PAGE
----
With great interest we walked along the graduation plant of Bad Kösen, admired the wooden construction technology and enjoyed the wonderful view of the Saale river until we came across a hiking sign which pointed to the local ghost beech tree not far from the graduation plant.
There are so-called ghost trees in many places, which sometimes could tell their own stories since they are hundreds of years old. We decided going there.
Every one of us has deliberately looked at the silhouette of trees, especially in exceptional lighting conditions, when apparently growth forms change into figures that convey a ghostly appearance.
In extreme cases, such special growth forms are sometimes staged in films when scary beautiful stories are to be conveyed. Bizarre tree shapes become faces, figures or parts of them and everything else that humans understand as normal grown trees. We were looking forward to the ghost beech of Bad Kösen.
A walk through the wonderful forest full of old beech trees can be a test of courage ... or just a walk-through history? How does the strange growth form come about? Is it possible that man is involved?
Of course there are always unusual growth forms due to external influences of the location, the subsoil or prevailing wind directions. But humans have also made a significant contribution. We would first like to refer to the so-called head trees.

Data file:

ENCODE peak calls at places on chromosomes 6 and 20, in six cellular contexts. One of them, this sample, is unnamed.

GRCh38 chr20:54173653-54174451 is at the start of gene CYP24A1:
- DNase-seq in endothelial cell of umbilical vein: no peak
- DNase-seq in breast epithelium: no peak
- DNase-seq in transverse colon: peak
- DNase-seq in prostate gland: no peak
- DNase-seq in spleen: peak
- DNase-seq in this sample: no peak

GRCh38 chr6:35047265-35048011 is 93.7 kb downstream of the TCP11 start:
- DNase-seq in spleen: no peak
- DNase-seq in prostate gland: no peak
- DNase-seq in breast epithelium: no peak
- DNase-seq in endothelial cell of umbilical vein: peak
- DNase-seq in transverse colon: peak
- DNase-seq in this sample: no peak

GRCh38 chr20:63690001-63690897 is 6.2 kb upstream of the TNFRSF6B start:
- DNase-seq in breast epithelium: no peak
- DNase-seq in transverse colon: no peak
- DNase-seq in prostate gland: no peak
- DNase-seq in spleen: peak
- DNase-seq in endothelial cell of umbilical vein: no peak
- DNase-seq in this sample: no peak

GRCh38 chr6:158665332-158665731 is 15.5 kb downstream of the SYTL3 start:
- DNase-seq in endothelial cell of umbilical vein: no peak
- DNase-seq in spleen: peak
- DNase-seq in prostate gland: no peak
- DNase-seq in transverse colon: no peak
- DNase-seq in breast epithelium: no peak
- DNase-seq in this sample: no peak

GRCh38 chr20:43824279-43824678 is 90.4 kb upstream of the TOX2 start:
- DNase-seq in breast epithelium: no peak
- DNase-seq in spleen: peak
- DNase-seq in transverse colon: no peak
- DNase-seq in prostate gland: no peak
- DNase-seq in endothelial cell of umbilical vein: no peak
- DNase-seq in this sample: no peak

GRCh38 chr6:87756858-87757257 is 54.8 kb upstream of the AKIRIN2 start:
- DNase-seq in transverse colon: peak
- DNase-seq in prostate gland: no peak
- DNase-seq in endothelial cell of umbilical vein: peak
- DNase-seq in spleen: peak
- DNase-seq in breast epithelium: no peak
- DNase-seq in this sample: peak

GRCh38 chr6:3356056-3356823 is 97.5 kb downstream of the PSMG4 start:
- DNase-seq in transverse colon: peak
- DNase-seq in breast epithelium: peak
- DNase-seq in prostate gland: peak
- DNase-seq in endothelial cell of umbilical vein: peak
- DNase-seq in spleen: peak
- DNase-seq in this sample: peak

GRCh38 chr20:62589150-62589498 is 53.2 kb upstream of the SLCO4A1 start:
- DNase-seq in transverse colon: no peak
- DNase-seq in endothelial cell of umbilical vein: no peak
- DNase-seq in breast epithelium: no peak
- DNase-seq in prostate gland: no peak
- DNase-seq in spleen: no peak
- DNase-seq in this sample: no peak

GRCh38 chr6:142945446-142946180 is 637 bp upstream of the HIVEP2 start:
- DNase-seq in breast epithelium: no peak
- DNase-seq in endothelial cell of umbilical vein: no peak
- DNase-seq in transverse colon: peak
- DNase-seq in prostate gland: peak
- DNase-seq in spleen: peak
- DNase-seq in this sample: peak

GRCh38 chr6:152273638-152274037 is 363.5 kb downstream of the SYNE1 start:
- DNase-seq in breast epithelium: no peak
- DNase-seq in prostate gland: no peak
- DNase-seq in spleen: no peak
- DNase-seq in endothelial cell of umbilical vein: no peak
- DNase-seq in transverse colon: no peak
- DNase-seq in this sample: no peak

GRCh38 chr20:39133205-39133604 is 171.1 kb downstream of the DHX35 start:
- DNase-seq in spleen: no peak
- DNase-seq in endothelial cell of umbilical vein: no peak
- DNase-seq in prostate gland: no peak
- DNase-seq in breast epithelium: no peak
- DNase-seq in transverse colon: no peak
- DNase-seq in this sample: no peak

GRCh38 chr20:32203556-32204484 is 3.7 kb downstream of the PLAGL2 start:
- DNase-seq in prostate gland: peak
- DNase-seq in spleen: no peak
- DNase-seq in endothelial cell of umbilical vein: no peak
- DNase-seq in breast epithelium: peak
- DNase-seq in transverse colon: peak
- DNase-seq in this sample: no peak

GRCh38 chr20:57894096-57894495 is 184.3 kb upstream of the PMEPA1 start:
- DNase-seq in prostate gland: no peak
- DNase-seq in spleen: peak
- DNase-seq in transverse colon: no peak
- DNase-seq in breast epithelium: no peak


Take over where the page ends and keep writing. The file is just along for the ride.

Head beeches are typical witnesses of the past, more precisely from the time before 1900. As part of the forest agriculture, the trees were cut back every 15-20 years for timber.
At that time, trees were still standing on areas used by grazing cattle and the animals contributed to considerable damage by biting the fresh shoots. Based on this knowledge, the cut back was moved to a height of around 2 meters so that the animals could no longer get there.
The trees, however, constantly overwhelmed the “damaged spots” with fresh shoots, forming massive stem heads that sometimes look almost like faces due to growth defects.
The path into the forest started right at the end of the village, only a few hundred meters from the graduation plant. A hiking trail, well-marked, some branches indicated further destinations.
On the way we came across the memorial stone to the ghost beech. Unfortunately, this stone was the only remaining relic of the beech, which was once mighty, as can still be seen on the rootstock.
At first a bit disappointed because of the beech, we were still able to enjoy the hike under the green canopy. A little later we reached a steep section and immediately afterwards the monumental lion carved out of stone came into sight. A memorial stone to commemorate the fallen soldiers.
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